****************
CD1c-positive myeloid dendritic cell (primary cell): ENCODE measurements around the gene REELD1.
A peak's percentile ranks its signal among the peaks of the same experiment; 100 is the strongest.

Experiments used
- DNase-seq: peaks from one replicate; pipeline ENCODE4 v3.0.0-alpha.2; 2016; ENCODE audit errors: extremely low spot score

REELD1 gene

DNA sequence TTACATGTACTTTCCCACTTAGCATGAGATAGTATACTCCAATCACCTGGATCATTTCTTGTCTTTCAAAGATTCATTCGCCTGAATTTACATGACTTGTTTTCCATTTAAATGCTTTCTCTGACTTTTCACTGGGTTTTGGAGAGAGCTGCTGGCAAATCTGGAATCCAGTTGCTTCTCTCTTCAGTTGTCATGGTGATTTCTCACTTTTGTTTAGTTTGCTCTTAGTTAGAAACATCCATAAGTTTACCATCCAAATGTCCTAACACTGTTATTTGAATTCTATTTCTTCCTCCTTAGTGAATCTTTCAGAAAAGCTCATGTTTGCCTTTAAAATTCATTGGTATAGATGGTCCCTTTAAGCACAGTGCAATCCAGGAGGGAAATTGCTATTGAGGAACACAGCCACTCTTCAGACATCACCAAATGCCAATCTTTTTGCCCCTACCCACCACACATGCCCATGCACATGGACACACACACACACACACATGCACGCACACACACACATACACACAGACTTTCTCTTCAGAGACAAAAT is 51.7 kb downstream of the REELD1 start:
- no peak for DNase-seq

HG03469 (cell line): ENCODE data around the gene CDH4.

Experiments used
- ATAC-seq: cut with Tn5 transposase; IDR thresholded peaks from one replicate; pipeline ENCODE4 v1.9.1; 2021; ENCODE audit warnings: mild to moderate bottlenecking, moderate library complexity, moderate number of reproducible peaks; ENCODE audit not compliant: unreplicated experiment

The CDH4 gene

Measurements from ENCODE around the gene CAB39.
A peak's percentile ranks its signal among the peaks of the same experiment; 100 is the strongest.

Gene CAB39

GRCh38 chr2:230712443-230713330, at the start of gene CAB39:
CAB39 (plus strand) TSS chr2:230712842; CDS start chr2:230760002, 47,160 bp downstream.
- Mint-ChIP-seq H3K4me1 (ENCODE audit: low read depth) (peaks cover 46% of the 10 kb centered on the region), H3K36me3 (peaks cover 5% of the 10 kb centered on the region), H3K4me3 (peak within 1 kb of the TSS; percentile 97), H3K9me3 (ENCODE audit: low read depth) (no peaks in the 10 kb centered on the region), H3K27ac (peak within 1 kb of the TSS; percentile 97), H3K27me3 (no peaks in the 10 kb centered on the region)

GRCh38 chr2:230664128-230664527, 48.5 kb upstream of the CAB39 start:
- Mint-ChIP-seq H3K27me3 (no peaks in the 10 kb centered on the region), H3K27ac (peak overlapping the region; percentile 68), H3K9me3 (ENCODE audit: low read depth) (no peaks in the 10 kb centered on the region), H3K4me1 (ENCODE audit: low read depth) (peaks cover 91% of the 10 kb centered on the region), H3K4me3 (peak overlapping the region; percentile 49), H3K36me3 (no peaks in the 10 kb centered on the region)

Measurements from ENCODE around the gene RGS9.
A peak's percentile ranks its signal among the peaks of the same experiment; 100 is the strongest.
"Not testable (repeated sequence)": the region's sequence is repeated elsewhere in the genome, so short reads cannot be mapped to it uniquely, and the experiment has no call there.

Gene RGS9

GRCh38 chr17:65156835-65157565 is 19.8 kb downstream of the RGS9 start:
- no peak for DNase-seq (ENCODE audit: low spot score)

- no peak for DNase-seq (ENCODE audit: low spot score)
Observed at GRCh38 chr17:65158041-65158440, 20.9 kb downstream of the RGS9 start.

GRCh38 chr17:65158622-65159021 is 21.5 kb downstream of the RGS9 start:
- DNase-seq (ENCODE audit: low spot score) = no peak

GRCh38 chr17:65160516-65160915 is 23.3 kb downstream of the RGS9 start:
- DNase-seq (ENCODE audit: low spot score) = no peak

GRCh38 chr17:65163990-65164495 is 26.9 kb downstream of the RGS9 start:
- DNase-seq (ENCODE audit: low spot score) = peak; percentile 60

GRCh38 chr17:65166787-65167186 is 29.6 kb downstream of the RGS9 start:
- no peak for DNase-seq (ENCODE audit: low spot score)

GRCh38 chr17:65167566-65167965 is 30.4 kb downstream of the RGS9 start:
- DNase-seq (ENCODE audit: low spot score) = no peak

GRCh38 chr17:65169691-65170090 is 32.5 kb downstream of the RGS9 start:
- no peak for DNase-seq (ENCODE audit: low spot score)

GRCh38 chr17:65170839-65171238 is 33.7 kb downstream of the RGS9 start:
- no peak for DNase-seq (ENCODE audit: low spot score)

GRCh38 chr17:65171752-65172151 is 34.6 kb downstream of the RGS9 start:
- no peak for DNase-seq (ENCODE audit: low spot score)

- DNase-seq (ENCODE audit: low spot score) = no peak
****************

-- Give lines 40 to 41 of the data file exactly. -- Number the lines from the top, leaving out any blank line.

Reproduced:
GRCh38 chr17:65170839-65171238 is 33.7 kb downstream of the RGS9 start:
- no peak for DNase-seq (ENCODE audit: low spot score)